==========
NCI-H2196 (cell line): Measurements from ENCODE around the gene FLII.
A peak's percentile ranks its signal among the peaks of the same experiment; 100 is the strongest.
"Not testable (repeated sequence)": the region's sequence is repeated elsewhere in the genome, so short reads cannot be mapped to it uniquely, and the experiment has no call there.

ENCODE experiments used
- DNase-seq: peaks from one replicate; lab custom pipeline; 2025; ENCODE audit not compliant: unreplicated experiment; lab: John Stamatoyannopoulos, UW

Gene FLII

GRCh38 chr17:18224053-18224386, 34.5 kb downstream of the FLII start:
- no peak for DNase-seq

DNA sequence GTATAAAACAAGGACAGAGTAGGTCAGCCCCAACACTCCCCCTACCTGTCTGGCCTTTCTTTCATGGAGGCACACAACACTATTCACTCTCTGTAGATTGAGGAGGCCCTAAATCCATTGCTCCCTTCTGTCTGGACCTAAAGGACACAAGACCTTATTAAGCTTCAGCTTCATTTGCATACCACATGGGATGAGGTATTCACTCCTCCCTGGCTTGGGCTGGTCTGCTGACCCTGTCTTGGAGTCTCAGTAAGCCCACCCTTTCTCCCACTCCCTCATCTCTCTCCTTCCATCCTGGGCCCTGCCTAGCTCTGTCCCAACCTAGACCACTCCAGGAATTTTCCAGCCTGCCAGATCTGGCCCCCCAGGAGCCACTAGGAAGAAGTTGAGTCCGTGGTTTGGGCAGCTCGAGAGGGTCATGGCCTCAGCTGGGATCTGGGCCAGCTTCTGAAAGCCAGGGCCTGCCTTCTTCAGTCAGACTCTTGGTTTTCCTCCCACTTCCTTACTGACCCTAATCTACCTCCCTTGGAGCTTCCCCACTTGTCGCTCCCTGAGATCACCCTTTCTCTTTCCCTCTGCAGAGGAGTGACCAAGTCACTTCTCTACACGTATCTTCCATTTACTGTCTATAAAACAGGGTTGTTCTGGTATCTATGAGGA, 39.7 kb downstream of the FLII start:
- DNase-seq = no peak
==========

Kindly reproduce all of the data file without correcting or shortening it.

NCI-H2196 (cell line): Measurements from ENCODE around the gene FLII.
A peak's percentile ranks its signal among the peaks of the same experiment; 100 is the strongest.
"Not testable (repeated sequence)": the region's sequence is repeated elsewhere in the genome, so short reads cannot be mapped to it uniquely, and the experiment has no call there.

ENCODE experiments used
- DNase-seq: peaks from one replicate; lab custom pipeline; 2025; ENCODE audit not compliant: unreplicated experiment; lab: John Stamatoyannopoulos, UW

Gene FLII

GRCh38 chr17:18224053-18224386, 34.5 kb downstream of the FLII start:
- no peak for DNase-seq

DNA sequence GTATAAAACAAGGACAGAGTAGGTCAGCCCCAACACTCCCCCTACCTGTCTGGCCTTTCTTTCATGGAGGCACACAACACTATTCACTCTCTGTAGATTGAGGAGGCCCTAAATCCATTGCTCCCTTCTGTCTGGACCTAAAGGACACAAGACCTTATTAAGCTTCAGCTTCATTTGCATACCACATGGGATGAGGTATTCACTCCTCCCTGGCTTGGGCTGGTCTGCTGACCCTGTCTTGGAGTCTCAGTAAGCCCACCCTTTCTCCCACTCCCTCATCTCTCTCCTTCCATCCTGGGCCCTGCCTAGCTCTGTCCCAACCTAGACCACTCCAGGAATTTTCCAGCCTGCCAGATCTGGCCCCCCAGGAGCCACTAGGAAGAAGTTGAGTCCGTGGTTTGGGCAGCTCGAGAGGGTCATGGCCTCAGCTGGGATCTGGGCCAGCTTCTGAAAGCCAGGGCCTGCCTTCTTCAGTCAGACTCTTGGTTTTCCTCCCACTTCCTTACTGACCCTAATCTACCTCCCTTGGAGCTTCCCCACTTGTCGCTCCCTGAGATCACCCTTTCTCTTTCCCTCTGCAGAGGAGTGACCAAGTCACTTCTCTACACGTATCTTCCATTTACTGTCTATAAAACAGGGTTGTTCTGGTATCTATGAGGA, 39.7 kb downstream of the FLII start:
- DNase-seq = no peak